Under current naturalization procedure, an applicant for naturalization must first submit her application materials to BCIS. 8 C.F.R. § 334.2. Following initial administrative processing of the application, BCIS conducts a background investigation of the applicant. 8 C.F.R. § 335.1.
Once this background investigation has been completed, and “only after  [BCIS] has received a definitive response from the Federal Bureau of Investigation that a full criminal background check of an applicant has been completed[,]” BCIS notifies the applicant to appear before a BCIS officer for an examination. 8 C.F.R. § 335.2. At the examination, a BCIS officer interviews the applicant and is required to either grant or deny the application “at the time of the  examination or within 120 days after the date of the  examination.” 8 C.F.R. § 335.3. Once an application is granted and the applicant is notified of her eligibility for citizenship, the applicant takes the oath of allegiance “in a public ceremony held within the United States.” 8 C.F.R. § 337.1.
When BCIS either denies or fails to make a determination on the naturalization application within 120 days of the examination, the applicant may appeal to the appropriate district court for a hearing. 8 U.S.C. § 1447(b). “Such court has jurisdiction over the matter and may either determine the matter or remand the matter, with appropriate instructions, to the Service to determine the matter.”5 Id. Section 1447(b) has been interpreted as vesting in federal district courts exclusive jurisdiction when a naturalization applicant has filed suit as a result of DHS’s failure to adjudicate her application within 120 days of her examination. See United States v. Hovsepian, 359 F.3d 1144, 1162 (9th Cir. 2004) (holding that “[u]nder § 1447(b), the court has the last word by exercising exclusive jurisdiction over those naturalization applications on which [BCIS] has failed to act in a timely fashion” (emphasis added)).6 This is so because the statutory language allowing a court to “remand the matter, with appropriate instructions” to BCIS precludes BCIS and the district court from exercising concurrent jurisdiction. See id. at 1160 (concluding that “[the] wording [of § 1447(b)] shows that Congress intended to vest power to decide languishing naturalization applications in the district court alone, unless the court chooses to ‘remand the matter’ to [BCIS], with the court’s instructions”). Furthermore, under a scheme of concurrent jurisdiction, “[BCIS] [would] no longer have much incentive to act on a naturalization application within the 120-day period.”7 Id. at 1163.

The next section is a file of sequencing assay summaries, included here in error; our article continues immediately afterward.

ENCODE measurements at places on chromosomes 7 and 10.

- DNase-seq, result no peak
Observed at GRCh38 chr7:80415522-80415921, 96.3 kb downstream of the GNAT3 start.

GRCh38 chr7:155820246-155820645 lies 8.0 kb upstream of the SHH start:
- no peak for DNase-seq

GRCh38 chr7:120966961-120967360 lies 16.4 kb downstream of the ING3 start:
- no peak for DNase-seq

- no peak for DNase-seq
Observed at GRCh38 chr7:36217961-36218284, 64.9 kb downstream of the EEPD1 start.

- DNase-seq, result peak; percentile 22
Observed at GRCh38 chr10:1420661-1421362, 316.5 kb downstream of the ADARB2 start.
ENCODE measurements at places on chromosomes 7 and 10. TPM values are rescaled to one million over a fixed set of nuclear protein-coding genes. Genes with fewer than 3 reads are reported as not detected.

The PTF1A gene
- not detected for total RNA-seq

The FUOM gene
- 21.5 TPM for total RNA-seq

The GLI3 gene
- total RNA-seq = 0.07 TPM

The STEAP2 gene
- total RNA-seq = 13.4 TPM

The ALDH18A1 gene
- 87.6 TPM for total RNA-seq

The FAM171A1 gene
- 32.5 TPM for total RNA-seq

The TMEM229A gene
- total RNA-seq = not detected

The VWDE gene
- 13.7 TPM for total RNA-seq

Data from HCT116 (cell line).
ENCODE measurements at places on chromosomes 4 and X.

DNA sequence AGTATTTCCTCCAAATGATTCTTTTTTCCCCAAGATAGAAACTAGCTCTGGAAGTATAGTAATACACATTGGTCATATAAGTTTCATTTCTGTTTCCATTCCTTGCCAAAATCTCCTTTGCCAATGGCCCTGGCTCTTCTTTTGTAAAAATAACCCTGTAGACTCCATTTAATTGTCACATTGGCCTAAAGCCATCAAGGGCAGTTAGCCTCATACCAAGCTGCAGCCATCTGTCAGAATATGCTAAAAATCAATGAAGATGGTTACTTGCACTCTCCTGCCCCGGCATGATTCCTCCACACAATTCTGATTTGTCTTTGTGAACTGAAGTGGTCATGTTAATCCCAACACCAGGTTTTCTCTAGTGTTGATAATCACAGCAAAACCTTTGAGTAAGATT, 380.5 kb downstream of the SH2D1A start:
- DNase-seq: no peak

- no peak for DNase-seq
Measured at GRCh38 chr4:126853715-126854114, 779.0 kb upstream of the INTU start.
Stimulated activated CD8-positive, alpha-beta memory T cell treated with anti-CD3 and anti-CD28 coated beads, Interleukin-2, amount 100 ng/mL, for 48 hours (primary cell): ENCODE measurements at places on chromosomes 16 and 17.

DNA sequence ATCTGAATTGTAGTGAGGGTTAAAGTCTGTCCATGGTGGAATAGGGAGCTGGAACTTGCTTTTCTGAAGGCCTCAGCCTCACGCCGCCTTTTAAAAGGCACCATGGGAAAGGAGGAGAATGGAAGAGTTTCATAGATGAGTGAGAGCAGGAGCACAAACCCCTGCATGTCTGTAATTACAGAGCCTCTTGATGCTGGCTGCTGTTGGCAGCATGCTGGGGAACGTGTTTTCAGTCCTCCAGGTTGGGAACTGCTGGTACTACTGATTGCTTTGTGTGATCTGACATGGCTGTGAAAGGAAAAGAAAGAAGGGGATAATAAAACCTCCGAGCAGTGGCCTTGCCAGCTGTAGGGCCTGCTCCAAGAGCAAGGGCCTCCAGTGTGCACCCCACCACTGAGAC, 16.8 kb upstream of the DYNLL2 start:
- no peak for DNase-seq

That the district court has exclusive jurisdiction is further supported by the general rule that “‘[a] statutory time period is not mandatory unless it both expressly requires an agency or public official to act within a particular time period and specifies a consequence for failure to comply with the provision.'” St. Regis Mohawk Tribe, N.Y. v. Brock, 769 F.2d 37, 41 (2d Cir. 1985) (quoting Fort Worth Nat’l Corp. v. Fed. Sav. & Loan Ins. Corp., 469 F.2d 47, 58 (5th Cir. 1972)); see also Brock v. Pierce County, 476 U.S. 253, 266 (1986) (holding that an agency’s failure to act within the statutory deadline was not on its own sufficient to divest the Secretary of jurisdiction because there was “simply no indication in the statute or its legislative history that Congress intended to remove the Secretary’s enforcement powers if he failed to issue a final determination on a complaint or audit within 120 days”); Friends of the Crystal River v. EPA, 35 F.3d 1073, 1080 (6th Cir. 1994) (concluding that “where a statute both requires the agency to act within a certain time period and specifies a consequence if that requirement is not met, the agency will lose jurisdiction to act”); Gottlieb v. Peña, 41 F.3d 730, 731-33 (D.C. Cir. 1994) (holding that the statutory ten-month period for final action on applications for correction of Coast Guard records was directory rather than mandatory because Congress did not specify any consequences for missing the ten-month deadline). A plain reading of § 1447(b) indicates that Congress expressly provides for a consequence should BCIS fail to make a determination on a naturalization application within 120 days of the applicant’s examination, which is that “the applicant may apply to the United States district court for the district in which the applicant resides for a hearing on the matter.” 8 U.S.C. § 1447(b).